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By Andy Blundell, President, C3T Action Research Corp
With Writing Contributions by Nick Conrad
Kevin Edwards of Three Hills said it best when he suggested that the broadband reality we’re seeking is “the widespread conviction by Albertans that they need to exercise the opportunities provided by technology.” Basically, information communication technology (ICT) is causing a fundamental transformation that rural communities cannot afford to ignore.
However you describe what this transformation is or looks like—globalization, increased reliance and integration with ICT and/or the Internet—it can be described as the Digital Divide. Why do rural residents and businesses use information technology less, and arguably in different ways, than their metropolitan counterparts? Looking at rural Alberta’s connectivity issues this way helps us to understand that the problem is multi-dimensional, complex and as much cultural as it is technological. Instead of an issue of access, it’s an issue of adoption.
Recently, a round table meeting on promoting rural connectivity, called Beyond Access, was held at the University of Alberta’s Augustana Campus in Camrose. Thirty people from government ministries, the telecomm industry, and community and province-wide organizations were at the meeting which was financially supported by ARDN and Xplornet Communications.
Lars Hallstrom, Director of the U of A’s Centre for Sustainable Rural Communities, says promoting the use of rural connectivity is “a wicked problem.” This means that we have to think in new ways about the changing infrastructure in rural areas— but how should we approach this issue? The meeting discussion generally focused on outcomes instead of selling technology. One example was to get a clear statement from the telecom industry of its interest to help build stronger communities through education.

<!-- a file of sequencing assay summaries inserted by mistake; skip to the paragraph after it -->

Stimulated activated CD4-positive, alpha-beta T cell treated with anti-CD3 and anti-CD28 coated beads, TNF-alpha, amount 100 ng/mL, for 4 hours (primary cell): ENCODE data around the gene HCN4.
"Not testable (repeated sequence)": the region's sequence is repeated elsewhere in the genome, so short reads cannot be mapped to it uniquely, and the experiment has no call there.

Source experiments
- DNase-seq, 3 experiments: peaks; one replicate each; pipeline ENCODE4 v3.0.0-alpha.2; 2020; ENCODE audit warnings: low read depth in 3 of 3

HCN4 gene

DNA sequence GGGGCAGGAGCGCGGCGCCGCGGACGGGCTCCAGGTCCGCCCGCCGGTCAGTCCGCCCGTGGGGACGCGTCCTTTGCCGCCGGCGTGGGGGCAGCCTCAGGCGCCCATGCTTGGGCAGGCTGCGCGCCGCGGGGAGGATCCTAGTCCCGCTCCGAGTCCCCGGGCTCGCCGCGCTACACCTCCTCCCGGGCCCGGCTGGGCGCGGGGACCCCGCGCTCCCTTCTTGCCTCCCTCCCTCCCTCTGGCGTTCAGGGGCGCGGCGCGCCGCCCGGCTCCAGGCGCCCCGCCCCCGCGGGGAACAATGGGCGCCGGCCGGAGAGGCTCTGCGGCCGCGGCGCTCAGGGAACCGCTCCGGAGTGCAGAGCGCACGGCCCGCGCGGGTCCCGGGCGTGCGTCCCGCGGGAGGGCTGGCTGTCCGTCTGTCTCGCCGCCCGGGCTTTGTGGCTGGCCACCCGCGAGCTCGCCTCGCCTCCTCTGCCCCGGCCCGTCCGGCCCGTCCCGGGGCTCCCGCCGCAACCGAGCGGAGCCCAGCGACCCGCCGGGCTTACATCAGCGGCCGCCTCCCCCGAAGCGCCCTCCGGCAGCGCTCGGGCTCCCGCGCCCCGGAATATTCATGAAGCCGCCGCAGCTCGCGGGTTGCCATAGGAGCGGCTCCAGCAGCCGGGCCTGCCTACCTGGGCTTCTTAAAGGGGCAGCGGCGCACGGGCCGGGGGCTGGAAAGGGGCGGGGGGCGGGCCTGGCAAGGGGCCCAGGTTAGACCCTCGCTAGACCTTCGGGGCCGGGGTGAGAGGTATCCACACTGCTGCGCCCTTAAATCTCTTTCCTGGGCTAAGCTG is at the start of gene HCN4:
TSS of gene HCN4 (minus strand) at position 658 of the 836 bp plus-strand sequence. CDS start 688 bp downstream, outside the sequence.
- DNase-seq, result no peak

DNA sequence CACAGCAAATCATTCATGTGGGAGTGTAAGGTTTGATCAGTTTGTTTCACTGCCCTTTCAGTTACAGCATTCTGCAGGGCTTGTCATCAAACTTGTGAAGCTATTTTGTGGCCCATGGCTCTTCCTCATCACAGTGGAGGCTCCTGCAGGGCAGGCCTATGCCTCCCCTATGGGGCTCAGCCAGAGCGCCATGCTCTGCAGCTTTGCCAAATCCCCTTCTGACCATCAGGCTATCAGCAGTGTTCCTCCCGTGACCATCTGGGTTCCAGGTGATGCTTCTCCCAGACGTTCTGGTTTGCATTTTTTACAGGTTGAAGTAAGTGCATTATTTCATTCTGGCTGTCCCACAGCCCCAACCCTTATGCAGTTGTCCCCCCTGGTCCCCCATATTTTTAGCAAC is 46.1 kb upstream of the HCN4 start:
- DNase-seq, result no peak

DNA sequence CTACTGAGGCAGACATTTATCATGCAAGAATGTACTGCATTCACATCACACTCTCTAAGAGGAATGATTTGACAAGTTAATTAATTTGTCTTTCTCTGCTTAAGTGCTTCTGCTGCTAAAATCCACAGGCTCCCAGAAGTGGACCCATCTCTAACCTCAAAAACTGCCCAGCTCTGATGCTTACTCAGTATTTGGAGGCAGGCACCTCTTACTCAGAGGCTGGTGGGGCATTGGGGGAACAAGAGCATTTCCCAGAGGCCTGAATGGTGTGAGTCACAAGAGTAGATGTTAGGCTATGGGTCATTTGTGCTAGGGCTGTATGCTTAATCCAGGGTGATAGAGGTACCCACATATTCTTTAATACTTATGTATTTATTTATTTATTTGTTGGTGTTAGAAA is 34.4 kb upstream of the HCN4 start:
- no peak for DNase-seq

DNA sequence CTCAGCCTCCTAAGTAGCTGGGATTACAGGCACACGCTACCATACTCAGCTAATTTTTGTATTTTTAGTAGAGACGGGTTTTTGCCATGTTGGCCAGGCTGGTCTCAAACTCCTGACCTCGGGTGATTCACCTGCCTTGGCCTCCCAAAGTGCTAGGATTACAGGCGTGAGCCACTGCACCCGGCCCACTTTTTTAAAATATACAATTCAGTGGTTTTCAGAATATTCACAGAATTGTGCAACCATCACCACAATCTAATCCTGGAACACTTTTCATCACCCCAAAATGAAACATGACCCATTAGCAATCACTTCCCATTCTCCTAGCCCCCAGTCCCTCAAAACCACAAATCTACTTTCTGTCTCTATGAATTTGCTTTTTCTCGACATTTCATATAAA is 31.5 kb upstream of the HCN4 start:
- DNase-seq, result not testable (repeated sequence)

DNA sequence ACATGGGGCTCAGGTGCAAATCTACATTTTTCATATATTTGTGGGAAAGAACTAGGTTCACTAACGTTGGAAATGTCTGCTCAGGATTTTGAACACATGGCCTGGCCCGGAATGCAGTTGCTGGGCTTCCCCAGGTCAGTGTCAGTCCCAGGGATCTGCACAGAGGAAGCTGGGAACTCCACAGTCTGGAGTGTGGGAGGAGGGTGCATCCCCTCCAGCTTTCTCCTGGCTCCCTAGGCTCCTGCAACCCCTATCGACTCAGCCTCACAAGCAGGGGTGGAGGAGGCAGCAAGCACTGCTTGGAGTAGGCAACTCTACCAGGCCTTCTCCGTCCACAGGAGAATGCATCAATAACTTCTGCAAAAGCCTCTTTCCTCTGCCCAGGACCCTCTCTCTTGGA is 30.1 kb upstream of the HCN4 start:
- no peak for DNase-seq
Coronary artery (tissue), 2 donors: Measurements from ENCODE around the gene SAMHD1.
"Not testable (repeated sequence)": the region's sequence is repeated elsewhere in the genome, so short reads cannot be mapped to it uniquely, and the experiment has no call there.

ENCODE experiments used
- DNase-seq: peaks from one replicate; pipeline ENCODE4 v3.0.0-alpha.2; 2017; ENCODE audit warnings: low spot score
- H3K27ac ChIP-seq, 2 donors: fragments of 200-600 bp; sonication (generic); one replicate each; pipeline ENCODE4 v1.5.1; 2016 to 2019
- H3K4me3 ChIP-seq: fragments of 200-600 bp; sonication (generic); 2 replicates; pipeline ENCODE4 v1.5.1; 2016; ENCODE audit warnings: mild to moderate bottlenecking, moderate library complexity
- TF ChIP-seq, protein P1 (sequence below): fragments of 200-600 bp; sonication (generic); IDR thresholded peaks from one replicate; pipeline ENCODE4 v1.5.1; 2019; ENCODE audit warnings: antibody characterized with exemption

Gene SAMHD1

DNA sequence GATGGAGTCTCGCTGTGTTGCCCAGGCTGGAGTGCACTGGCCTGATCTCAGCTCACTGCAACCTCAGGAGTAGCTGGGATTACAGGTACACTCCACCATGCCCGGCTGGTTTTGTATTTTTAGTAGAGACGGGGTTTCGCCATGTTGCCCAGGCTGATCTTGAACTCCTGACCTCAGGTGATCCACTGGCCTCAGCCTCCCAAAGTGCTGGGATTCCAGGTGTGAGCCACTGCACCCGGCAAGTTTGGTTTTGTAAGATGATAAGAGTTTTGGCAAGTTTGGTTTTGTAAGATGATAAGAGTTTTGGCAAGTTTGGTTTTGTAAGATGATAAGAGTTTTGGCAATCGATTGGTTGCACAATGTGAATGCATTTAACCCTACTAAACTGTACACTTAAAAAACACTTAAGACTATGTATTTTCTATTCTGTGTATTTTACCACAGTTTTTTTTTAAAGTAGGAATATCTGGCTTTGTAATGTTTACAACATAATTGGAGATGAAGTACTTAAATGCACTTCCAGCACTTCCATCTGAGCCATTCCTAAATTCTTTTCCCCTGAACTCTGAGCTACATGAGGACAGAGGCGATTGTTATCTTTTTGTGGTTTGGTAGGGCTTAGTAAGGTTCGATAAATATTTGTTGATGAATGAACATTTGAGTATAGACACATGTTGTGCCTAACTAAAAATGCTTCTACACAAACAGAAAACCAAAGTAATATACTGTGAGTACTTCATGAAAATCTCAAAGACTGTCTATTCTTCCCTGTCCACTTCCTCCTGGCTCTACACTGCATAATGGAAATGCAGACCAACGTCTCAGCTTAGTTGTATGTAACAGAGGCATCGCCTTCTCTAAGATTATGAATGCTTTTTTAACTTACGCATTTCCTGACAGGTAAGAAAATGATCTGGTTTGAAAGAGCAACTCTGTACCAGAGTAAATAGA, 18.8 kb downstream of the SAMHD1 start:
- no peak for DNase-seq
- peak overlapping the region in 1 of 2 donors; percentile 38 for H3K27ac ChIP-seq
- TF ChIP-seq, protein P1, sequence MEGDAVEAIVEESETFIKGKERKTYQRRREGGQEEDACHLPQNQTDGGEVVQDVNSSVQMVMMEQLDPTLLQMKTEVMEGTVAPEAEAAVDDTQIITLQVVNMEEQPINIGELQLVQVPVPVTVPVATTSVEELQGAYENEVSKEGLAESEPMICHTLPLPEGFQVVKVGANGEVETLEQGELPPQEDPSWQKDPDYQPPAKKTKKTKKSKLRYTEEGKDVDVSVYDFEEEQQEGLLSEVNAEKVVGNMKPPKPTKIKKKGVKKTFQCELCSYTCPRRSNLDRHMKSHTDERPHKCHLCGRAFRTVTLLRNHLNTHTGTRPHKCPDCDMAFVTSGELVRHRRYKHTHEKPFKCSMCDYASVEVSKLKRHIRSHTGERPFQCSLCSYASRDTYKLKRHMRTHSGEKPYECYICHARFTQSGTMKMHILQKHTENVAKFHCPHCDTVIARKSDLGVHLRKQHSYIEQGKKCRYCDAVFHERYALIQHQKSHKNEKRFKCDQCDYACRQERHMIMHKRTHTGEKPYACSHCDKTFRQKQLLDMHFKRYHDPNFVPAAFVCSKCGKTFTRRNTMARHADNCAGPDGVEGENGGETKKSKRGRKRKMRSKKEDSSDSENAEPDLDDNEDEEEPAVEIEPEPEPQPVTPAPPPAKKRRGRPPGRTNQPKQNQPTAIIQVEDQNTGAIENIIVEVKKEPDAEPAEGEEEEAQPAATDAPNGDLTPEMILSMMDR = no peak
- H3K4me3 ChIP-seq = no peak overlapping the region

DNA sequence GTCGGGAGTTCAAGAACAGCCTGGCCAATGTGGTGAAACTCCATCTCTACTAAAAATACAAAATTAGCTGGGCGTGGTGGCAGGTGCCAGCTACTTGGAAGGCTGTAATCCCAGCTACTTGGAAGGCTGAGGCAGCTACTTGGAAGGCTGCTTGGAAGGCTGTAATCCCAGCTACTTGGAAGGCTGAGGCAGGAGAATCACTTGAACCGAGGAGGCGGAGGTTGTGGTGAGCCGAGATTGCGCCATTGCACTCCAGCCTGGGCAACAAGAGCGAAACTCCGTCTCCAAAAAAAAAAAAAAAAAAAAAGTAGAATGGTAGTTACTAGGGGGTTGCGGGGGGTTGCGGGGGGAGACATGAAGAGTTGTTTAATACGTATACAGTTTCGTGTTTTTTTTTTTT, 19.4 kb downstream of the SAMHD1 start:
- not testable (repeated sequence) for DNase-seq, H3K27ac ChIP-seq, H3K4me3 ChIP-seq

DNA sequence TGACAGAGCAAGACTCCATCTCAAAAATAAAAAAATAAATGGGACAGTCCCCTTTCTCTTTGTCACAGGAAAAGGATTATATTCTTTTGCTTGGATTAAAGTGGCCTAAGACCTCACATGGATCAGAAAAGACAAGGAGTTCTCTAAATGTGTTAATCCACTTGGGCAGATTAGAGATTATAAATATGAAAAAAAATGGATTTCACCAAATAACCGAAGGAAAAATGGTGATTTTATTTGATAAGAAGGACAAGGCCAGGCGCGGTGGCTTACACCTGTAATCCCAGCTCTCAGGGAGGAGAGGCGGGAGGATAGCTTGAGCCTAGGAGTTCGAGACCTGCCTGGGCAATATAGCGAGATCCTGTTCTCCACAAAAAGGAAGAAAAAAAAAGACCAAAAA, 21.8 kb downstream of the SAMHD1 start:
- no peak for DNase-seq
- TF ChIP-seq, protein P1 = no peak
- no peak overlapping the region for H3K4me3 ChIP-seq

There were plenty of other suggestions such as the compilation and publication of success stories, a rural roadshow, identifying local champions and providing them with a support network and a workshop, conference or similar event with the Intelligent Communities Forum (ICF) to develop a model for collaboration between communities, industry and other stakeholders.
So how do you use the Internet? Some research suggests that rural users use tools like MySpace (shows how old the research is!) How do we keep our knowledge up to date?
Some community representatives at the meeting felt the knowledge and desire for technology use was already well established while others emphasized the need for skills development, and understanding the challenges facing individual businesses and communities.
What is the link between connectivity and development? There is consensus that unless rural businesses get connected they will be left behind. But will the Internet play a destructive role as Netflix closes the Main Street video store? Some old-school community leaders can be resistant to change caused by new technology, but without its adoption, without the opportunities to use it, rural communities will become more marginalized.
For a detailed account of the Beyond Access Round Table, click here to read a blog from Cybera, a not-for-profit that supports innovation for Alberta through IT infrastructure. You can also contact Andy Blundell at email@example.com for more information on how you can get involved.
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